'Iran's supreme leader forbids nukes'

First VP Parziv Davoudi warns Iran will retaliate against military action.

By
September 22, 2006 16:47
1 minute read.
jpost services and tools

jp.services1. (photo credit: )

 
X

Dear Reader,
As you can imagine, more people are reading The Jerusalem Post than ever before. Nevertheless, traditional business models are no longer sustainable and high-quality publications, like ours, are being forced to look for new ways to keep going. Unlike many other news organizations, we have not put up a paywall. We want to keep our journalism open and accessible and be able to keep providing you with news and analyses from the frontlines of Israel, the Middle East and the Jewish World.

As one of our loyal readers, we ask you to be our partner.

For $5 a month you will receive access to the following:

  • A user experience almost completely free of ads
  • Access to our Premium Section
  • Content from the award-winning Jerusalem Report and our monthly magazine to learn Hebrew - Ivrit
  • A brand new ePaper featuring the daily newspaper as it appears in print in Israel

Help us grow and continue telling Israel’s story to the world.

Thank you,

Ronit Hasin-Hochman, CEO, Jerusalem Post Group
Yaakov Katz, Editor-in-Chief

UPGRADE YOUR JPOST EXPERIENCE FOR 5$ PER MONTH Show me later

Iran's supreme leader has prohibited any use of nuclear weapons by his country, Iranian First Vice President Parziv Davoudi said Friday. Davoudi, one of 10 vice presidents in Iran, also warned that his government would retaliate against any military action against it.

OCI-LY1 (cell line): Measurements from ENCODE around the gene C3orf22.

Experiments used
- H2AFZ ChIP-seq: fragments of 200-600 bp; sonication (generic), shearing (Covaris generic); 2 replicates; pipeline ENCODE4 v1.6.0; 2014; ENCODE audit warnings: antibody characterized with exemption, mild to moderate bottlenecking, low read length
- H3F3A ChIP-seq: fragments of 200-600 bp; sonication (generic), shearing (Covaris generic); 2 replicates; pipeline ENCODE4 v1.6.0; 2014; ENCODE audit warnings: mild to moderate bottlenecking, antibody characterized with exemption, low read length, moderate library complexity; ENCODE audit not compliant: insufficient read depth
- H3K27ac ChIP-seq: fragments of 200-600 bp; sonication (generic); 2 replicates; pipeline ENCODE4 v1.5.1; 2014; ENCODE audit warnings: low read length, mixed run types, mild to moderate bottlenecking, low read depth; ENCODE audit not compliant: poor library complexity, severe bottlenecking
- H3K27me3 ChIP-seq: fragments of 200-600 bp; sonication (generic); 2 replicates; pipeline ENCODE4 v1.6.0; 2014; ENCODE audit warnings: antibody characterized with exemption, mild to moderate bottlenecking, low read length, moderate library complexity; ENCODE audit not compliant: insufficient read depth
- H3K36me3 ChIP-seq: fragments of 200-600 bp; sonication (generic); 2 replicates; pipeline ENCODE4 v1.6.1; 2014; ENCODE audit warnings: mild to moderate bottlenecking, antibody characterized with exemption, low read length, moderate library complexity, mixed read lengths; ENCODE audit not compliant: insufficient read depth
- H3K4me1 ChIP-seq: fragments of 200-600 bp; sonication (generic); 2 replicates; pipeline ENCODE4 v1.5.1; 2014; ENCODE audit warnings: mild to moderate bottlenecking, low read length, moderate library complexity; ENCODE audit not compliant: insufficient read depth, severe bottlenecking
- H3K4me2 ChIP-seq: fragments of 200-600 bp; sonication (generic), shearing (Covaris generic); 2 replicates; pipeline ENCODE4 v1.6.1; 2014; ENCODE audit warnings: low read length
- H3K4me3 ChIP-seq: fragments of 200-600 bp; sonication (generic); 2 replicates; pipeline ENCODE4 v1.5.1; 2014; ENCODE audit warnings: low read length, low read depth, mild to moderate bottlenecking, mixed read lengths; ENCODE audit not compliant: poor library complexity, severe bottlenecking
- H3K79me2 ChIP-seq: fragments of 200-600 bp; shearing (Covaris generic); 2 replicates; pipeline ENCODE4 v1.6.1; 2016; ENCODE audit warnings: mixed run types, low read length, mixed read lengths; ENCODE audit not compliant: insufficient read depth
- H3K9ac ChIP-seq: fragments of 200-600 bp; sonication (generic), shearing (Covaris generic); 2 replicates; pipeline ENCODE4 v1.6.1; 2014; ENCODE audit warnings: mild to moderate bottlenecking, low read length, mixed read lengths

THE IRANIAN THREAT
JPost.com special: news, opinion, blogs and more
"Any aggressor should purge the idea of invading Iran from its mind because our armed forces are serious and powerful enough to counterattack," Davoudi said at a military parade in Teheran. The remarks were likely directed toward the United States, which is mired in a showdown with the Islamic state over its nuclear ambitions. Teheran claims its nuclear program is geared only to generate electricity, but the US says Iran aims to produce nuclear weapons. Supreme leader Ayatollah Ali Khamenei, President Mahmoud Ahmadinejad and other Iranian officials have said that under the Islamic thought, nuclear weapons are illegitimate. Davoudi said the US-led wars in Iraq and Afghanistan had stirred "insecurity and terrorism" throughout the world. He spoke at a military parade marking the 26th anniversary of the Iran-Iraq war. The procession included a display of Iranian missiles, including the Shahab-3, which is capable of carrying a nuclear warhead. An upgraded version of the ballistic missile has a range of more than 2,000 kilometers - capable of reaching Israel and US forces in the Middle East. The weapon's name means "shooting star" in Farsi.

Join Jerusalem Post Premium Plus now for just $5 and upgrade your experience with an ads-free website and exclusive content. Click here>>

Related Content

Bushehr nuclear Iranian
August 5, 2014
Iran and the bomb: The future of negotiations

By YONAH JEREMY BOB